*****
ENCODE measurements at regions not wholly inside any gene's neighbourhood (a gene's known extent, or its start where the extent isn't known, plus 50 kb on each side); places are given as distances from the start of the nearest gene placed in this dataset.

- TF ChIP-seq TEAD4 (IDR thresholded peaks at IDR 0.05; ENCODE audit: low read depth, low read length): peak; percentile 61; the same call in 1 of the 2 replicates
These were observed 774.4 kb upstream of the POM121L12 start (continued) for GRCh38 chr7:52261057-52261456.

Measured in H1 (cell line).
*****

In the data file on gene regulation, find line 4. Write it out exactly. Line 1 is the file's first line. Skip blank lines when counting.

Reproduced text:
Measured in H1 (cell line).